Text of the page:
State crime and green crime are two of the most difficult topics within Crime and Deviance for students, below are two possible short answer questions (with answers) which could come up on A-level sociology paper 3
Outline two sociological explanations of state crime (4)
A modernization theory perspective would argue that it is only really ‘failed states’ which commit state crimes. This mainly happens in poorer countries where people see gaining government power as a means to siphoning off as much money for themselves as possible, hence the reason why there are higher levels of fraud and corruption in developing countries.
A dependency/ Marxist perspective would argue that ‘war crimes’ such as those by the British government/ army in Iraq in 2003 happen because nation states use violence on behalf of TNCS (e.g. oil companies) to secure valuable resources for them in far-away places.
Outline two reasons why people who commit ‘green crimes’ often do not get punished (4)
The first reason is that what green criminologists regard as ‘crimes against the environment’ are not regarded as illegal by the traditional legal system’ – for example, driving a large car, chopping down trees, even producing nuclear waste are all ‘legal’ under UK law, but are regarded as ‘crimes against the environment’ by more deep-ecological green criminologists.
The second reason is that companies may engage in law evasion to avoid laws which protect the environment in developed countries…. They may simply take their toxic waste, which is illegal to dump in the UK, to a country like Ghana and dump it there, where it is legal.
I’ll be covering both state and green crime as part of my upcoming ‘last minute sociology webinar series’….
For more information on Revision Webinars, please click the above gif, or check out this blog post.
Fashion is the second most polluting industry in the world after oil, at least according to Stacey Dooley’s Google investigation during her latest BBC documentary: Fashion’s Dirty Secrets.
The program is only available on iPlayer for another couple of weeks, but what I’m going to do here is link into the people and issues covered in this excellent documentary.
Issues brought up in the documentary…
Fashion is a surprisingly polluting industry – the reason it comes in at number two is because of all of the pesticides, fertilizer, and not to mention the sheer volume of water it takes to make many of our most basic threads, cotton being the biggest problem, given its popularity. Check out Lucy Siegle’s writings for more info.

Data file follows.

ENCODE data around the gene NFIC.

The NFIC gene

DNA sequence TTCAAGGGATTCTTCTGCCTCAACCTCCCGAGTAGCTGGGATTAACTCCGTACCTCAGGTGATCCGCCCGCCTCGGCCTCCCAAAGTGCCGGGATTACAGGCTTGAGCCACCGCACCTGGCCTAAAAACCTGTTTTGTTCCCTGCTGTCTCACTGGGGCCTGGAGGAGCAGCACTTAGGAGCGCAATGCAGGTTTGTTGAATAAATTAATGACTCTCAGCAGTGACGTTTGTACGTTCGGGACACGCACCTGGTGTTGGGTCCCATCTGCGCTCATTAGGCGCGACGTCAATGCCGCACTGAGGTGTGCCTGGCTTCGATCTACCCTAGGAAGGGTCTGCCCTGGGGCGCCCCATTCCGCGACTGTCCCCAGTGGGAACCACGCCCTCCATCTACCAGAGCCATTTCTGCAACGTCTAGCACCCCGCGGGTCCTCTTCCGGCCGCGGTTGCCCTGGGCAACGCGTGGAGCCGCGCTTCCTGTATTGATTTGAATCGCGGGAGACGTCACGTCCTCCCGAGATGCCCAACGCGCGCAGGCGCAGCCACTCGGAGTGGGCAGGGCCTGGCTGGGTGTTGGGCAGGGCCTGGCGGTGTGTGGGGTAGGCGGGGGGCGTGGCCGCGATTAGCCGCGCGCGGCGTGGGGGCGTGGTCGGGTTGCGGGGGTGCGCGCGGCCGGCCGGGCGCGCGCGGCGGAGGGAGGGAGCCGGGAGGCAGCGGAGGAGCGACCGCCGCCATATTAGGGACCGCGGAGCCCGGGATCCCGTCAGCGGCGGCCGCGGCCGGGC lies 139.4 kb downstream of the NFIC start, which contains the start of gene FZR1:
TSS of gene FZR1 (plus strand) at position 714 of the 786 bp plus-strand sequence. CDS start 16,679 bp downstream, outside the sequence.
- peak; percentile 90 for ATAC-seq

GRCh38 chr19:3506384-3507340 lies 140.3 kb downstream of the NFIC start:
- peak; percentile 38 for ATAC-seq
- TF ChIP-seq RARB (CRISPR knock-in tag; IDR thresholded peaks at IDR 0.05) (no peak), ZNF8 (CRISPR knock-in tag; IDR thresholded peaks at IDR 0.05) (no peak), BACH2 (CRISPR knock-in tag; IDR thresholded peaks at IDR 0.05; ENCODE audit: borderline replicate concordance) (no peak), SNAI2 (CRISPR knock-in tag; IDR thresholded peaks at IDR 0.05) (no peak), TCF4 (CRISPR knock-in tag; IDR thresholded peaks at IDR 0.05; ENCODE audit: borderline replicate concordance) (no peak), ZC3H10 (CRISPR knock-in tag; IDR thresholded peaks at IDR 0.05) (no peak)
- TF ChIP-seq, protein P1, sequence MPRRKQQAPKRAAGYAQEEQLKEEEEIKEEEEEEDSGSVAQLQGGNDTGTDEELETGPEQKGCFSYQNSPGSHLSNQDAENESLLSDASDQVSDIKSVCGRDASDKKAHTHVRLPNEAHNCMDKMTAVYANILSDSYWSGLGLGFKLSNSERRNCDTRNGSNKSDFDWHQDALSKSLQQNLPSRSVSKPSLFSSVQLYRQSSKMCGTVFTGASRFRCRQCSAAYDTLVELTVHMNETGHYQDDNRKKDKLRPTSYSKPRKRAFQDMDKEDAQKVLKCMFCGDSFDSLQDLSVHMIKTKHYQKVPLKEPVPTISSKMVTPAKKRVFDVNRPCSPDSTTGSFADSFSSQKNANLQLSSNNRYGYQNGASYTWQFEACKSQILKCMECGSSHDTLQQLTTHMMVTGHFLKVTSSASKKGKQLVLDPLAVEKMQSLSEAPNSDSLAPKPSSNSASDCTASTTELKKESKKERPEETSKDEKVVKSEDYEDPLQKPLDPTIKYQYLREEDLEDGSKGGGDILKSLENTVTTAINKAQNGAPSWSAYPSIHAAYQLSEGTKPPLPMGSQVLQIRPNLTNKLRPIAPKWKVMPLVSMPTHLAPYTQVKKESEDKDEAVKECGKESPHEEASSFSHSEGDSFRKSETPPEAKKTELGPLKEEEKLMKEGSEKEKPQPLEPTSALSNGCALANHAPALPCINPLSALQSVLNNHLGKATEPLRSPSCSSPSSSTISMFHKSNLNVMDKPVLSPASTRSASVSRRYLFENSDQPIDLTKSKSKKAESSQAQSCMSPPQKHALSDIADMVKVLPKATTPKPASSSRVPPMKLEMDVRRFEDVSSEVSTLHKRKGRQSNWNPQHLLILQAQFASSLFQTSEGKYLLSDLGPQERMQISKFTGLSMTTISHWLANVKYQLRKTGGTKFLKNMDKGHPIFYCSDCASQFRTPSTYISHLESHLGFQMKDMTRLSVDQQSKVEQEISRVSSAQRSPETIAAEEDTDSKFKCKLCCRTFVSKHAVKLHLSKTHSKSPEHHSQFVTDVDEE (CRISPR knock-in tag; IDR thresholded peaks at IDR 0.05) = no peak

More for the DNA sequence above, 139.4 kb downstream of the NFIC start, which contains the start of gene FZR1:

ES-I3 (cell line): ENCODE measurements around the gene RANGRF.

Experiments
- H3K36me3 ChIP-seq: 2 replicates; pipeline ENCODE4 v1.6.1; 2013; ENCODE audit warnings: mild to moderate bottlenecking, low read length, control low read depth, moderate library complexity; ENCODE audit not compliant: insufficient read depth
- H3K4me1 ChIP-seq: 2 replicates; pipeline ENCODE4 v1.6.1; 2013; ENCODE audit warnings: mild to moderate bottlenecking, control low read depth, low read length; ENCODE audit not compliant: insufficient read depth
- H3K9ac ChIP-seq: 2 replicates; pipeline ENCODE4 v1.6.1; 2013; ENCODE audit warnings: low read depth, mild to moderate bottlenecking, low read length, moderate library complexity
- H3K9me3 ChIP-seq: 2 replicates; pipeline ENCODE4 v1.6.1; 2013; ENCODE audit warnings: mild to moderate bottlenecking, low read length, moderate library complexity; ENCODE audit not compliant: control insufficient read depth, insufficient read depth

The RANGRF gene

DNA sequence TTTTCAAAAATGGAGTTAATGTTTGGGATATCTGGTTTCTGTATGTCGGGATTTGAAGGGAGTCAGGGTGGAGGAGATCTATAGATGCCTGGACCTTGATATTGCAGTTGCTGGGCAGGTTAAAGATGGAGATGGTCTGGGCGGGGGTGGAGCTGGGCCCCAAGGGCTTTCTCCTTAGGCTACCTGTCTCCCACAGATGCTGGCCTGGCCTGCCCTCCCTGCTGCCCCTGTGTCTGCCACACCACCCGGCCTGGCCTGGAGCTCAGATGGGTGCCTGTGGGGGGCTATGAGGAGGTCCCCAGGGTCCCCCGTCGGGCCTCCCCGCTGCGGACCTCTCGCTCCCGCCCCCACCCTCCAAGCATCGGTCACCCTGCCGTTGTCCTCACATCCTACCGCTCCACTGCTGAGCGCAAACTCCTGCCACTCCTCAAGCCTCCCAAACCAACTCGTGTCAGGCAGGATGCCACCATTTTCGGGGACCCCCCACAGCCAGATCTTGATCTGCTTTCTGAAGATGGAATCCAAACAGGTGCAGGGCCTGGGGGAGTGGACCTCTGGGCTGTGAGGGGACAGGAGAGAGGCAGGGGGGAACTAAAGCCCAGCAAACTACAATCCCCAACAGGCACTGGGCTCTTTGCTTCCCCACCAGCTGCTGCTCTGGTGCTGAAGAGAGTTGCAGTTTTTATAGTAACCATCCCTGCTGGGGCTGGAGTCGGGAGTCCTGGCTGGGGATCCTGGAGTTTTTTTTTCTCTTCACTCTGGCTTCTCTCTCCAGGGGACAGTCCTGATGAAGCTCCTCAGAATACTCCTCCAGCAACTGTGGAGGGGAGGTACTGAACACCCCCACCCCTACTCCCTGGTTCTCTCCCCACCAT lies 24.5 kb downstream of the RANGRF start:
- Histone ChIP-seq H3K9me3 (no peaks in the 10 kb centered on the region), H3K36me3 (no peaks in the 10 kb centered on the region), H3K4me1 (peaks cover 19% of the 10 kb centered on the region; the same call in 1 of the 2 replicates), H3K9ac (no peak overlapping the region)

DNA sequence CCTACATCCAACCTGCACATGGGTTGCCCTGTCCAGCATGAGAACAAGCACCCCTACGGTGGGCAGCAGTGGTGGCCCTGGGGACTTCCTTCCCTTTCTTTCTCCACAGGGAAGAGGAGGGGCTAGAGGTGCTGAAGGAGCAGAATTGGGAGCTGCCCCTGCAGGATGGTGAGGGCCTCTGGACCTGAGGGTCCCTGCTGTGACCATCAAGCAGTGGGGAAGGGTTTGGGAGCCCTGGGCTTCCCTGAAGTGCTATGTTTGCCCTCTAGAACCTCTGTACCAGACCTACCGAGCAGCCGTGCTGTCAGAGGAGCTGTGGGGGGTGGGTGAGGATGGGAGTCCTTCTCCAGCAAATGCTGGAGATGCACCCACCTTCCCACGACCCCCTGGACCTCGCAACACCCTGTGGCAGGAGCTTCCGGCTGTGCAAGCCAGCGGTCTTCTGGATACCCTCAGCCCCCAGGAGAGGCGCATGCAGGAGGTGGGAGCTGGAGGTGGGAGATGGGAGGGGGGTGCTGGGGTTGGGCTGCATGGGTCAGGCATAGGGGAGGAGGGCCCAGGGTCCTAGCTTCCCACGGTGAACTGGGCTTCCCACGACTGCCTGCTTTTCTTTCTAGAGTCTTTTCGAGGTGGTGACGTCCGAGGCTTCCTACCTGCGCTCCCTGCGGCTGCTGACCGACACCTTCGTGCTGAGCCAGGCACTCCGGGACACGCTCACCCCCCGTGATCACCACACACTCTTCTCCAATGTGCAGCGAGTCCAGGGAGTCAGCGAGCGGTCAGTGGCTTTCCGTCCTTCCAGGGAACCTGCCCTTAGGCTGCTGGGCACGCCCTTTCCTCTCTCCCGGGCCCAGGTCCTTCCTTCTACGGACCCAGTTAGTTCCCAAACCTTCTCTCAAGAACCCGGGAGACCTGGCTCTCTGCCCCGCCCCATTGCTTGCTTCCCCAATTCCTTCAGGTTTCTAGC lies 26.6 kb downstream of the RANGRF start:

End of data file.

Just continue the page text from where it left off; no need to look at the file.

Stacey visits Kazakhstan to witness one of the biggest human made environmental disasters in history. The country used to be home to the Aral Sea – which used to span 68K square kilometers. HOWEVER, now most of it has dried up because of dams being put in place to supply water to massive cotton plantations in neighboring countries. The region is now a desert plagued by sand storms.
It takes a staggering amount of water to produce cotton… 15 000 liters to grow the cotton in one pair of jeans, for example.
There’s the obligatory trip to Indonesia… where we see clothes producing factories churning out chemical polluted water into local rivers, and local slum dwellers washing their clothes in said water with strange skin rashes. This article by Al Jazeera covers the same ground.
Not one single Chain store (e.g Primark etc.) accepted an invitation to appear on the show, and even the Department for the Environment gave a ‘standard reply’ not focused on fashion, but rather on their plastic bag policy, strongly suggesting all of the Corporations involved in fashion and the UK government couldn’t give a toss about the environment.
Stacey did interview a few fashion vloggers, thinking that these ‘influencers’ could be a way to get consumers to switch to less polluting threads. They seemed extremely ignorant of the high environmental costs of ‘fashion as usual’, but willing to push the moral imperative to shop for more environmentally friendly brands. HOWEVER, only one of the four interviewed actually took this up on her vlog.
Relevance to A-level Sociology…
mainly relevant to Global Development the material in this documentary is yet more supporting evidence for TNCs not promoting development, and both the Aral Sea disappearance and the river polluting factors in Indonesia are good examples of green crime.